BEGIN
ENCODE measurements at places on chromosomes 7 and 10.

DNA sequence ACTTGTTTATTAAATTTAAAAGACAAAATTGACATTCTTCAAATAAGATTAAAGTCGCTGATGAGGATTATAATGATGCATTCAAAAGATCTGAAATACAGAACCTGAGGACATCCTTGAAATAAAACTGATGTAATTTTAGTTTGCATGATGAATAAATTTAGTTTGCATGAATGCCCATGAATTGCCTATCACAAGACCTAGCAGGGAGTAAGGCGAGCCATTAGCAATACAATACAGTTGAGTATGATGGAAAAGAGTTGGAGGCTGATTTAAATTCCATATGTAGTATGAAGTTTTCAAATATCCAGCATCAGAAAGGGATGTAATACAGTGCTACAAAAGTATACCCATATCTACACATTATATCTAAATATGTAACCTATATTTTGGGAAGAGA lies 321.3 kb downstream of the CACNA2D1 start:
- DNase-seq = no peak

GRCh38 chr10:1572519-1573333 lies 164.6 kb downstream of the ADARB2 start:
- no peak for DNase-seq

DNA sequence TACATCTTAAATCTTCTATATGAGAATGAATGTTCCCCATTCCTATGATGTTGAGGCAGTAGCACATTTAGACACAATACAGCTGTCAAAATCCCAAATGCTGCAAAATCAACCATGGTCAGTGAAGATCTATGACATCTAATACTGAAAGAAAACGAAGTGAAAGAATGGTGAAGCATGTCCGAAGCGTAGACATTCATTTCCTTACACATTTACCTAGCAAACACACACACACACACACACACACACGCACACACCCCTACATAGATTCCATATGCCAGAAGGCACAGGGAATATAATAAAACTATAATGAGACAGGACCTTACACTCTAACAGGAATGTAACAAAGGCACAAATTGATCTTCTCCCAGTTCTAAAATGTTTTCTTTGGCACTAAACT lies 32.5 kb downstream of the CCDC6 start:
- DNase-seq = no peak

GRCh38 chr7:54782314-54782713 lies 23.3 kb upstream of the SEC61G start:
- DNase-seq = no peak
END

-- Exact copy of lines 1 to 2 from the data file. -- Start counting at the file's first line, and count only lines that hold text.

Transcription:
ENCODE measurements at places on chromosomes 7 and 10.

DNA sequence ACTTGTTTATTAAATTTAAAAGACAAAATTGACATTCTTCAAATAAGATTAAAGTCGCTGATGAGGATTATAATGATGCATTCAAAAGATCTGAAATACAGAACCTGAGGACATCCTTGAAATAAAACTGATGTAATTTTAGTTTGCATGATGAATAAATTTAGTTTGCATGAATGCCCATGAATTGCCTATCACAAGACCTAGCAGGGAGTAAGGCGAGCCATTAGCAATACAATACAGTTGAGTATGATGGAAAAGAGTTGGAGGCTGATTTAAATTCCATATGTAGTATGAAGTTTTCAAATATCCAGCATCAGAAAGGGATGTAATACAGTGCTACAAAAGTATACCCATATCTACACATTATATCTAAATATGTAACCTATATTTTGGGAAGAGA lies 321.3 kb downstream of the CACNA2D1 start: